Often associated with witchcraft and bad luck, black cats have suffered from centuries of prejudice and general negative portrayals on film and TV. However, anyone who has been lucky enough to own a black cat knows that this just isn’t true. So, where do all of these myths and misconceptions about black cats come from? We take a deeper look into why these cats have received such bad press and find some surprising facts along the way!
Why are black cats considered bad luck?
Black cats have long been stigmatised and considered bad luck.
You might see a black cat as part of your Halloween decorations, or you may have even been told that just seeing a black cat can burden you with bad luck. So, why is it then that black cats are so stigmatised and why are they so closely associated with the spooky and the supernatural?
Much like other dark-coated animals, such as crows and ravens, black cats have long been unfairly associated with death and bad luck. The origins of black cats and bad luck probably date back to the early 13th century, when Pope Gregory IX allegedly declared black cats as associates of Satan. This perceived relationship between cats and the devil would then have fatal consequences for the feline fraternity across Europe when a Medieval cat cull swept the continent.
The connection between black cats and the supernatural is also to blame for why many feel that it’s bad luck to have a black cat cross your path. In the Medieval period, thousands of people were persecuted for being a witch. The story goes that many of these people – mostly women – were often seen to be caring for cats and they were therefore guilty by association. Soon, the idea that the now stigmatised black cats were companions of witches started to gain traction and therefore, crossing paths with a black cat would spell trouble.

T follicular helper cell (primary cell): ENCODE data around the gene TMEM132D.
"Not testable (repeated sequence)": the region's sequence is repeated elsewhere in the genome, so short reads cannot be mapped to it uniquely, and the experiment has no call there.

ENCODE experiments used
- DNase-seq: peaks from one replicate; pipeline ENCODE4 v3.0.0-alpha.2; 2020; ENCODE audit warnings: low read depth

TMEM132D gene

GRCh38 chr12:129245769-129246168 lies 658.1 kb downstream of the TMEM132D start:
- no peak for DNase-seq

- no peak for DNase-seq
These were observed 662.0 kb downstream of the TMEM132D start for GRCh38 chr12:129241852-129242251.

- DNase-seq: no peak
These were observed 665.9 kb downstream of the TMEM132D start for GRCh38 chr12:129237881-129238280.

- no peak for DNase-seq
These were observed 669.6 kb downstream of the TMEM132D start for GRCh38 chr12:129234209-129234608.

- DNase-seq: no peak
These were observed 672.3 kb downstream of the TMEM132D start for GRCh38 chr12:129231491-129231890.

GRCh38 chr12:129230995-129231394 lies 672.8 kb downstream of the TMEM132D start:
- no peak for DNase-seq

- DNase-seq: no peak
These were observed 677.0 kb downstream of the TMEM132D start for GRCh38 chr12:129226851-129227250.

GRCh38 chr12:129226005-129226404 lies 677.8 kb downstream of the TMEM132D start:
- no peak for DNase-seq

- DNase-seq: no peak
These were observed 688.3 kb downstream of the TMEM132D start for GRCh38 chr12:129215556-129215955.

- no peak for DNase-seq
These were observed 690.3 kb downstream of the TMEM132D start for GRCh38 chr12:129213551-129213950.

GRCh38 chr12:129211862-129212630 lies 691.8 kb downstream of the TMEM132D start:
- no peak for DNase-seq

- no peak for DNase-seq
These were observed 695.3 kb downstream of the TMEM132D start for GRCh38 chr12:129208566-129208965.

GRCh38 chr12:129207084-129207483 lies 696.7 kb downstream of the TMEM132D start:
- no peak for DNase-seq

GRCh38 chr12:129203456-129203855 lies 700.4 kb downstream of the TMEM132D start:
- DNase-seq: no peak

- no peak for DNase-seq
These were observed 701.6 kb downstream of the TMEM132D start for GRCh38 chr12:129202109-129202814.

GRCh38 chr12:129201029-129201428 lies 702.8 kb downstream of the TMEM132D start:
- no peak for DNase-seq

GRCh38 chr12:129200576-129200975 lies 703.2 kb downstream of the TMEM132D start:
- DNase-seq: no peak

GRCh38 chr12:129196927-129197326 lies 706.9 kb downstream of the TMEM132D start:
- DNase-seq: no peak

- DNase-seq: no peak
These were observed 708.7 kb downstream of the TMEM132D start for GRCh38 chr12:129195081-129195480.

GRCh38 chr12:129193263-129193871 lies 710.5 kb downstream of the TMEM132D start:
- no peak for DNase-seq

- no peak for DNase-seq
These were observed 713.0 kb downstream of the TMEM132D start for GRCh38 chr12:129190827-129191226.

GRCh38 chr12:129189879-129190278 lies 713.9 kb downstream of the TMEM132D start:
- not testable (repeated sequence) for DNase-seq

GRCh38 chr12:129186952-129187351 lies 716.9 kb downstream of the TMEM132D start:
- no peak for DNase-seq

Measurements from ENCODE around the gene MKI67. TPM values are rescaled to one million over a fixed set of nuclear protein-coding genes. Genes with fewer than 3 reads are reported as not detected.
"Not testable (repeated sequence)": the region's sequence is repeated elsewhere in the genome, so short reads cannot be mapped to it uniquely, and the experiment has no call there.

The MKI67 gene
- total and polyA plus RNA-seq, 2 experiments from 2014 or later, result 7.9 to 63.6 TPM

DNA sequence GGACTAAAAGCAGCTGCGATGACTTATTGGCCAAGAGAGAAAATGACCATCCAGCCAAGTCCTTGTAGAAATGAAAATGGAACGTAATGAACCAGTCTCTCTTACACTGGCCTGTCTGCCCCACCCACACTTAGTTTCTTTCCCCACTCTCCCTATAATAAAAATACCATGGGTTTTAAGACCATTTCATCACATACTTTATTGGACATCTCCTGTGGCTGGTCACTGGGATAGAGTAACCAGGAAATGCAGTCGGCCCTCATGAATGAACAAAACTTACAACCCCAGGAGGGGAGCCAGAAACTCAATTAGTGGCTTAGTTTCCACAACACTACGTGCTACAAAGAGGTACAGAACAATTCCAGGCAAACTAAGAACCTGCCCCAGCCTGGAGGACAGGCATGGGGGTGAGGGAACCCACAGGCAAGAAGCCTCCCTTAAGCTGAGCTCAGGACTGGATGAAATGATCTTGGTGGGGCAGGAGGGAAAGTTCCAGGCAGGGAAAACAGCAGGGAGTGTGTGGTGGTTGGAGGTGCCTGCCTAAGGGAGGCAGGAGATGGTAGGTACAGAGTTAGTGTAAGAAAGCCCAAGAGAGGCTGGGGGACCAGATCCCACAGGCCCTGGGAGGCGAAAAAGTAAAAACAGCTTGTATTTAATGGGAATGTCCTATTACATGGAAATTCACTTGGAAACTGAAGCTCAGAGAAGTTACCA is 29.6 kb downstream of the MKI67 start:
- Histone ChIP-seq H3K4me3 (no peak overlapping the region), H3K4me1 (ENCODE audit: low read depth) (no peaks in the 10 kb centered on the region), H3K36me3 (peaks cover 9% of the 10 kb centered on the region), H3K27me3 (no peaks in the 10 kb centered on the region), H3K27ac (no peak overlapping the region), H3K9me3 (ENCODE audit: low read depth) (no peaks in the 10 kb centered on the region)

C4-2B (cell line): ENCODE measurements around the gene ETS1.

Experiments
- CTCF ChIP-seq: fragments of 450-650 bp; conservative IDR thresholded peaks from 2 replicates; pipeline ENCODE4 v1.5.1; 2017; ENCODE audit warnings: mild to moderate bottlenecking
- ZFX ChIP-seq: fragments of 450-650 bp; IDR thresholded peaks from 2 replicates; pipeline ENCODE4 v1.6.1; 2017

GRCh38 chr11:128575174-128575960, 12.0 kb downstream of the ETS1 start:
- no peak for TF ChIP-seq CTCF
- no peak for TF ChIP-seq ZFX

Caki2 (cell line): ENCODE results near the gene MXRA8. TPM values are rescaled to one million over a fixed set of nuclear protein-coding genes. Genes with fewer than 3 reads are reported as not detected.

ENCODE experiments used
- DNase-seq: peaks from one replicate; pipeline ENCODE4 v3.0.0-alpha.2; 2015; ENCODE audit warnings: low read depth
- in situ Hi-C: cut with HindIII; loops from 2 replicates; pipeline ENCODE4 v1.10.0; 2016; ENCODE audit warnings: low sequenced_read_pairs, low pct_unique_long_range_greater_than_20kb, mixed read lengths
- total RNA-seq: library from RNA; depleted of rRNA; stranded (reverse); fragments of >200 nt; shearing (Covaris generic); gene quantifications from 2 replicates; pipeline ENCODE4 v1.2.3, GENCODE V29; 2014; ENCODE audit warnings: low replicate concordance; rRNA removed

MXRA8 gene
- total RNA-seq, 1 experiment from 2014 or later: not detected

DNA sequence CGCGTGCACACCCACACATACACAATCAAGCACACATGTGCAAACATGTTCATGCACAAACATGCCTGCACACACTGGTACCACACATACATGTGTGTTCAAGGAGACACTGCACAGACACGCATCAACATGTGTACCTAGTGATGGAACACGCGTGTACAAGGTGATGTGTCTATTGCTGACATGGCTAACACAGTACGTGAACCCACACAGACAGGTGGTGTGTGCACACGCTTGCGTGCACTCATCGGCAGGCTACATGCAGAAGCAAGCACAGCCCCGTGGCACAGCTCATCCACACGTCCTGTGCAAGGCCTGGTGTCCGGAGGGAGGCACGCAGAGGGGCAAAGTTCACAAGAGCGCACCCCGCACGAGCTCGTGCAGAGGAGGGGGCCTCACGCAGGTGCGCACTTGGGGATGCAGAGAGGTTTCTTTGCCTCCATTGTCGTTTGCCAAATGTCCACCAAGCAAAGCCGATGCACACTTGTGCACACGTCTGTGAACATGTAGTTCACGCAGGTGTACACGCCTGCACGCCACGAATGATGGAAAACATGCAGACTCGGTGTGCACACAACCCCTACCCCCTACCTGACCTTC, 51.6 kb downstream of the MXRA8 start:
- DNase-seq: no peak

6 things to know about Black Cats
When it comes to black cats, there are an awful lot of myths and misconceptions, but there are a lot of interesting facts too! Here’s a few things that you might not know about black cats and – crucially – are true.
1) Black is the most common fur colour
If you’ve ever had more than one black cat cross your path, don’t worry, you aren’t seeing double. Black really is the most common fur colour for cats and is caused by a pigment called eumelanin. This eumelanin pigment comes in three different types (or alleles), with the dominant B allele producing black fur. A cat only needs to receive this B allele from either the mother or the father to then have black fur.
2) Most black cats have yellow eyes
Black cats tend to have either yellow or amber eyes.
One of the most noticeable things about black cats are their piercing yellow or amber coloured eyes. This familiar shade is caused by the same pigment that produces black fur. The extra melanin in their bodies causes that yellow or amber eye colour, and less melanin can sometimes produce green coloured eyes.
3) Black cats can change colour
In the same way that spending a long time in the sun can turn the hair on our heads a lighter shade, black cats can also change colour. Exposed to sunlight, your cat’s black fur can appear brown or even a rust-like colour. Sunlight helps break down the pigments in a black cat’s fur, causing the colour to fade, but in some cases also reveal secret stripes or patterns in their fur!
4) There are 22 breeds of black cat
According to the Cat Fanciers’ Association there are 22 recognised breeds of black cats. These include:
- American Curl
- American Shorthair
- British Shorthair
- Cornish Rex
- Devon Rex
- Japanese Bobtail
- Maine Coon
- Norwegian Forest Cat
- Scottish Fold
- Selkirk Rex
- Turkish Angora
The Bombay cat breed was specifically bred for its black coat.
5) Black cats were once considered good luck
Although black cats have often been associated with bad luck and witchcraft, in many cultures black cats also bring good luck. In Japan, black cats are considered to bring luck and fortune.